An international war of words has erupted over the fate of Johnston Press, owners of the Stornoway Gazette, The Scotsman and more than 200 other newspaper and website titles.

The group, which also includes the I newspaper, and The Yorkshire Post, is preparing to enter into administration, the company confirmed last night (Friday November 17th).

But one of the company’s main shareholders – with around 25 per cent of the now worthless stock – has denounced the deal on Twitter as “simply a disgrace and a vulgar display of the worst elements of capitalism.”

Christen Ager-Hannsen, CEO of Custos, said: “We have consistently accused the Board of not having fresh ideas or a clear and effective strategy for the way forward.”

The publishing group was trying to refinance £220m of debt that became repayable in June this year.  Over the last 10 years, it had succeeded in cutting its debt mountain back from a reported peak of £793m. 

Christen Ager-Hannsen has been campaigning for many months for a change of strategy – but the Johnston Press board was locked into a deal with the bondholders which meant if the existing Board lost control, the £225 million bond debt had to be repaid.

Custos describes itself on Twitter as “Headquartered in London, Custos is an investment firm looking for the company of tomorrow and world-beaters in Disruptive Innovation.”

On October 22, Christen Ager-Hannsen said on Twitter about the Johnston Board: “The board of Johnston Press are arrogant, ignorant and incompetent mixed with greed and selfishness. Not a pretty cocktail of personality traits for a board that need to define a clear strategy and an equity story fit for the digital age. Textbook case of shareholder-value destruction.”

Johnston Press has consistently blamed its woes on the advance of Internet advertising involving Facebook and Google.  However, a look at the figures shows the market disagrees with that.  Shareholder value was almost obliterated in 2008-9 long before the impact of the social media giants became apparent.  Shares fell to around one per cent of their peak value – from £6 down to 6p.  The expansion of the previous decade having been funded from borrowing, the company was left in thrall to its creditors – and unable to respond effectively to dynamic change, weighed down by newspaper traditions, and the vast overhang of debt.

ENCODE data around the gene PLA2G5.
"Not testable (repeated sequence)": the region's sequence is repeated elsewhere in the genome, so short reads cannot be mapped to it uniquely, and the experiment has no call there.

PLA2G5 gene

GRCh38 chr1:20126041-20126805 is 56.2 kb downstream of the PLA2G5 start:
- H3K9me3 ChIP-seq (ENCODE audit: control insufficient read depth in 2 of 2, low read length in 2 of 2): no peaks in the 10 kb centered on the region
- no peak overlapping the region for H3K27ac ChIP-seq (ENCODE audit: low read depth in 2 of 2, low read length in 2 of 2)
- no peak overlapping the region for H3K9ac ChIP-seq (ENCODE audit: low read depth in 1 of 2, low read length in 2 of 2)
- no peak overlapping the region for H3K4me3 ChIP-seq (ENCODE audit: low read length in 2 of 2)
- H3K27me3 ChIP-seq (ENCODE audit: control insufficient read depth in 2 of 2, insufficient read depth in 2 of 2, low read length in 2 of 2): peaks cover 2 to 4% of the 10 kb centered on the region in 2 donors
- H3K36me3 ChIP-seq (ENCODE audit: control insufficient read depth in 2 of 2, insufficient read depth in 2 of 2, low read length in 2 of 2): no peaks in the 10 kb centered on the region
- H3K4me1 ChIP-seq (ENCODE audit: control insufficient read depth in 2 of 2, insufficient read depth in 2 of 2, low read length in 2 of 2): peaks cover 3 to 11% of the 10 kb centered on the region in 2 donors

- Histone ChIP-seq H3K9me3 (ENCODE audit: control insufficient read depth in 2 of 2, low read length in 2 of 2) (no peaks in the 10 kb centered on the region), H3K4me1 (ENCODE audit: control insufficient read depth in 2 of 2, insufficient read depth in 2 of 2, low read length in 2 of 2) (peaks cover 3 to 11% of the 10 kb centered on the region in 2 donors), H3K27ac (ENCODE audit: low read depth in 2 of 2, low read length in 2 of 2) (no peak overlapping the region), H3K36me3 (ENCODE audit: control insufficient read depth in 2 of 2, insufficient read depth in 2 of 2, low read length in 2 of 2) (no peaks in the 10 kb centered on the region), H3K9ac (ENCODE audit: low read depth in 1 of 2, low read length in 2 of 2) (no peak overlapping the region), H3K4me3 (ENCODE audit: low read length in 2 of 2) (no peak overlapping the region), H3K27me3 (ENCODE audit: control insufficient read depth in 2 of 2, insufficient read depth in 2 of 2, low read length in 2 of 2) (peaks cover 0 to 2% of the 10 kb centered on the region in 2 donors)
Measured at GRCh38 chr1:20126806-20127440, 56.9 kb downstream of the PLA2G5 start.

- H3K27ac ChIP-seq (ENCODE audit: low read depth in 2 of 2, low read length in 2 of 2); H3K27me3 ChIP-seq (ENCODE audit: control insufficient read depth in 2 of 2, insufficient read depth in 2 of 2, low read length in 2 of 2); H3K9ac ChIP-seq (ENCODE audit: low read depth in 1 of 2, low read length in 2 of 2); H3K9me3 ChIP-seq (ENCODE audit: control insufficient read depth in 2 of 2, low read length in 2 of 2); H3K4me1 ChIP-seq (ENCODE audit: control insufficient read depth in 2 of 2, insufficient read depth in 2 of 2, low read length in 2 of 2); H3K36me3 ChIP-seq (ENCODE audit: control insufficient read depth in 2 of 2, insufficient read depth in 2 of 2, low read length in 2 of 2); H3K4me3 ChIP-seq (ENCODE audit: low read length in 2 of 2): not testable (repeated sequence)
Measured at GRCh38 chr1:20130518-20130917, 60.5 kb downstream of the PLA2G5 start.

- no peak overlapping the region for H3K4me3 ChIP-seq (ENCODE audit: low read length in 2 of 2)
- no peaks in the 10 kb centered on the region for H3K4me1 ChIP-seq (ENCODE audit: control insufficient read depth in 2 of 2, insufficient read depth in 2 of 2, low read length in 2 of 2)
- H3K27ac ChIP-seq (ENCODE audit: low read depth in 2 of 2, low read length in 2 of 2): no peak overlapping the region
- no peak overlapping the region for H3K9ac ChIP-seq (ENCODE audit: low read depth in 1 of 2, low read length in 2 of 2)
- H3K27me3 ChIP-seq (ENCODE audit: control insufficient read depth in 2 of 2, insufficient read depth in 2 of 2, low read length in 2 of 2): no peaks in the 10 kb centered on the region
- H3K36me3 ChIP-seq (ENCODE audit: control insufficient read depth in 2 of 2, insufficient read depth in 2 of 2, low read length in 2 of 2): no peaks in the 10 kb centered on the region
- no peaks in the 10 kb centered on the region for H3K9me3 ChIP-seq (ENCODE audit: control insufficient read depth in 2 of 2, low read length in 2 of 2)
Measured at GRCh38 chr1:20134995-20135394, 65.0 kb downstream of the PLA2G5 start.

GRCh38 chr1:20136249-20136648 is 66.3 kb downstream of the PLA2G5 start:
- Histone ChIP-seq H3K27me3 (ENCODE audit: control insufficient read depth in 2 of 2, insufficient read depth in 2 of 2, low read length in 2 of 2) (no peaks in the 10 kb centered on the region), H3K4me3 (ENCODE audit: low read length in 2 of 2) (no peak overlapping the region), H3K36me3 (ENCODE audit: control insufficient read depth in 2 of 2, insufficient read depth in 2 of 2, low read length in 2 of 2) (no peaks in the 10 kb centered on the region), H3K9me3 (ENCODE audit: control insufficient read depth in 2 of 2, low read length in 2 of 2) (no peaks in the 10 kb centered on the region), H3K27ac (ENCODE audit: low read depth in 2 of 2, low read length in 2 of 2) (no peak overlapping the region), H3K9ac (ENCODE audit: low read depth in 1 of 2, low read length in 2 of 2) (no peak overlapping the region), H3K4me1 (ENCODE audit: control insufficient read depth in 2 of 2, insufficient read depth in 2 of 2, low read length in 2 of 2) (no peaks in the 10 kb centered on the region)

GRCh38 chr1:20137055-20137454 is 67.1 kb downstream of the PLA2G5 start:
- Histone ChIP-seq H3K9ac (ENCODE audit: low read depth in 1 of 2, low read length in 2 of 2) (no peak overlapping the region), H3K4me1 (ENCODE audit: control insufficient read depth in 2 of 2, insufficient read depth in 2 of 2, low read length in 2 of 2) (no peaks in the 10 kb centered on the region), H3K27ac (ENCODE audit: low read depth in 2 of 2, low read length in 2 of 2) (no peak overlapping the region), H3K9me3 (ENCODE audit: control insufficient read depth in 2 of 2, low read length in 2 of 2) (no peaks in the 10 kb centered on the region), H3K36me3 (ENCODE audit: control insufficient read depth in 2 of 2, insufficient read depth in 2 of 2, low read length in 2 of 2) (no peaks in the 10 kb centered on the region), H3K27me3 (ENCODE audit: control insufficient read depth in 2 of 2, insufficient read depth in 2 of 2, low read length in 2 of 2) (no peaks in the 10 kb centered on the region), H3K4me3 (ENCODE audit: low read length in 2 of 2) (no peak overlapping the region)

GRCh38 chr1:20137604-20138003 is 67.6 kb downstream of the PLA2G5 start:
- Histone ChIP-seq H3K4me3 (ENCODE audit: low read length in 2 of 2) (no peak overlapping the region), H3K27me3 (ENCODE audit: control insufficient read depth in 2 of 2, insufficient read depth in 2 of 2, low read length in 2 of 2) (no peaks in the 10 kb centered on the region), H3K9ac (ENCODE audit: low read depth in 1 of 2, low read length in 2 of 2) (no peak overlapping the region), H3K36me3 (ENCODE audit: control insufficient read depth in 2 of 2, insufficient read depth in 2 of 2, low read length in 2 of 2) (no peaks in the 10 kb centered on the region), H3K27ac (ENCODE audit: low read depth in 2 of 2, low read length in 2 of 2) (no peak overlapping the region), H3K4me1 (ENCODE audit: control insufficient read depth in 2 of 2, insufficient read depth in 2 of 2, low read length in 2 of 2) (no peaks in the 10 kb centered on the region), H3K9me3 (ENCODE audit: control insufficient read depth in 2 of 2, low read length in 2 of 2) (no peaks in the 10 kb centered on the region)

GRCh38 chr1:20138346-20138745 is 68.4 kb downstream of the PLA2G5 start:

And when its advertising income declined over this summer after an earlier apparent return to growth, the setback was blamed again on changes in Google and Facebook algorithms.

In a statement published by the Press Association, the publisher said: “The board has concluded that there is no longer any value in the ordinary shares of the company.”

In an email to staff, the company’s chief executive David King talked of a “brighter future”.

King said the publisher will apply for court approval to be sold to a newly-incorporated group of companies controlled by its creditors.

Christen Ager-Hannsen says this will involve the majority bondholders, the American hedge fund Goldentree Asset Management and a new company run by the present Johnston CEO.  King joined the Board in June 2013 and was previously Chief Executive Officer at Time Out Group, the print and digital entertainment information business.  Before that, he was Chief Financial Officer of BBC Worldwide having qualified as a chartered accountant in 1984.

Christen Ager-Hannsen goes on: “That the Board…can honestly think that turning the business over to a greedy New York hedge fund is the only viable solution for Johnston Press, simply beggars belief.  Custos is a tireless activist and fighter and, on behalf of all stakeholders in, and staff of, Johnson Press we will do everything in our power to overturn and unwind this abominable deal.